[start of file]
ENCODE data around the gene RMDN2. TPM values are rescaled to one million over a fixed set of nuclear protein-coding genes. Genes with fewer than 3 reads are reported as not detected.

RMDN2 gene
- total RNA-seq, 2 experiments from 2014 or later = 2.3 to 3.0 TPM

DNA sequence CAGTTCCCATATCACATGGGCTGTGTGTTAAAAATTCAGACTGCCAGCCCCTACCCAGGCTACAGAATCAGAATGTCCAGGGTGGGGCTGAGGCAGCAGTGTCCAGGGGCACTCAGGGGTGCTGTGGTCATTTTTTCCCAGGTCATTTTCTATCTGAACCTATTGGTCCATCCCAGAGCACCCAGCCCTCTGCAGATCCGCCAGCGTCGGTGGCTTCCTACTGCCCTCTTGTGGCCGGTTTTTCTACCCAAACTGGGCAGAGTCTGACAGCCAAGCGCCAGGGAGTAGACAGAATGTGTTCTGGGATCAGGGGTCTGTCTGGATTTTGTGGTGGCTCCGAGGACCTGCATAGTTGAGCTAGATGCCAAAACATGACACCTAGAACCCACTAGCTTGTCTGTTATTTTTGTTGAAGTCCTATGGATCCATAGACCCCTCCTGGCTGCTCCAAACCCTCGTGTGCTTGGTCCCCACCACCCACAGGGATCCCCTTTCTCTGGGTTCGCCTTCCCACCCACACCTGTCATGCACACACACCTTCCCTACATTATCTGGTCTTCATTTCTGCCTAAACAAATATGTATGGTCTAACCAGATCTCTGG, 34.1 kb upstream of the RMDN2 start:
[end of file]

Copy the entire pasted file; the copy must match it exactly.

ENCODE data around the gene RMDN2. TPM values are rescaled to one million over a fixed set of nuclear protein-coding genes. Genes with fewer than 3 reads are reported as not detected.

RMDN2 gene
- total RNA-seq, 2 experiments from 2014 or later = 2.3 to 3.0 TPM

DNA sequence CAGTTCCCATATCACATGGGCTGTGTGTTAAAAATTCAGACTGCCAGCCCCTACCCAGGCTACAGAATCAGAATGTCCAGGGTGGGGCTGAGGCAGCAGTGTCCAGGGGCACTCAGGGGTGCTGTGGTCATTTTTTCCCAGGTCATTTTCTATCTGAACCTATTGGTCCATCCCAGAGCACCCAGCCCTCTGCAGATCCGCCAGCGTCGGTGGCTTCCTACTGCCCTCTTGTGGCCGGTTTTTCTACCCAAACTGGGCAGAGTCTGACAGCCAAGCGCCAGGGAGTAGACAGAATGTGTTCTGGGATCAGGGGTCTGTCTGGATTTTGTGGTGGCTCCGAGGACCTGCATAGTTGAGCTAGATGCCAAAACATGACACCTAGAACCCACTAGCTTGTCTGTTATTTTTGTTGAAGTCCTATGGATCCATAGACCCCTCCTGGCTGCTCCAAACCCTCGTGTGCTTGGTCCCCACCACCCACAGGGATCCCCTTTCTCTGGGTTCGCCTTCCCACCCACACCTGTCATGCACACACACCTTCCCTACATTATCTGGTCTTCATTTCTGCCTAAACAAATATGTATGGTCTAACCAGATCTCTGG, 34.1 kb upstream of the RMDN2 start: